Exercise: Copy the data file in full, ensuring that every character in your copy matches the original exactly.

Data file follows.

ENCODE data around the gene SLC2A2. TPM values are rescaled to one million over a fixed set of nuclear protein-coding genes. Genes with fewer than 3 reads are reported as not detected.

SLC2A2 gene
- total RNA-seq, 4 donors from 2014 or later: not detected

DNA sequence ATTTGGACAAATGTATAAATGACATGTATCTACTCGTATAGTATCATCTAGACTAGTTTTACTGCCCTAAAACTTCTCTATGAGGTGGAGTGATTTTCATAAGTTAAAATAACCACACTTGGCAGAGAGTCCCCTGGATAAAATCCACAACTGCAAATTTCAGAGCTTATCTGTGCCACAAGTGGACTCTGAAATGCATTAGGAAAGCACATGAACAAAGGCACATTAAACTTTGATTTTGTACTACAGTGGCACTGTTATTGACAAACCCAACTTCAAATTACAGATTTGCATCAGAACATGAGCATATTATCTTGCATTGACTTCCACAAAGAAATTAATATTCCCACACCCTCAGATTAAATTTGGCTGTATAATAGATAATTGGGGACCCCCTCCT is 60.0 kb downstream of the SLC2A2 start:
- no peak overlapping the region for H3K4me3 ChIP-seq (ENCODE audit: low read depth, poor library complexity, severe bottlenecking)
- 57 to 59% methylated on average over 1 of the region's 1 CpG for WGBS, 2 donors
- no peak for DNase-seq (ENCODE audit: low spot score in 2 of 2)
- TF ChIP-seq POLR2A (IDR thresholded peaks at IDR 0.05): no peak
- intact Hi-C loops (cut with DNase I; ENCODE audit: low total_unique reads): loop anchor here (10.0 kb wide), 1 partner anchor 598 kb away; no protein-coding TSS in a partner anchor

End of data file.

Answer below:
ENCODE data around the gene SLC2A2. TPM values are rescaled to one million over a fixed set of nuclear protein-coding genes. Genes with fewer than 3 reads are reported as not detected.

SLC2A2 gene
- total RNA-seq, 4 donors from 2014 or later: not detected

DNA sequence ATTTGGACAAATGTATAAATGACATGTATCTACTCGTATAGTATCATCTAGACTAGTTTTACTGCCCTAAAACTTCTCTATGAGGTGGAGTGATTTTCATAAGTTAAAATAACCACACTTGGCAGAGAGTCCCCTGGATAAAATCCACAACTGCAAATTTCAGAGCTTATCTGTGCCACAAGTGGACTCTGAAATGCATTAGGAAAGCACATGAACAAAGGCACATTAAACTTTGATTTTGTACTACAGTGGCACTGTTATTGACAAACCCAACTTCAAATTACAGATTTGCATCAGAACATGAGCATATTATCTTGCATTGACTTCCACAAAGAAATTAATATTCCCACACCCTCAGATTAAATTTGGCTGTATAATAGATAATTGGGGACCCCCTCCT is 60.0 kb downstream of the SLC2A2 start:
- no peak overlapping the region for H3K4me3 ChIP-seq (ENCODE audit: low read depth, poor library complexity, severe bottlenecking)
- 57 to 59% methylated on average over 1 of the region's 1 CpG for WGBS, 2 donors
- no peak for DNase-seq (ENCODE audit: low spot score in 2 of 2)
- TF ChIP-seq POLR2A (IDR thresholded peaks at IDR 0.05): no peak
- intact Hi-C loops (cut with DNase I; ENCODE audit: low total_unique reads): loop anchor here (10.0 kb wide), 1 partner anchor 598 kb away; no protein-coding TSS in a partner anchor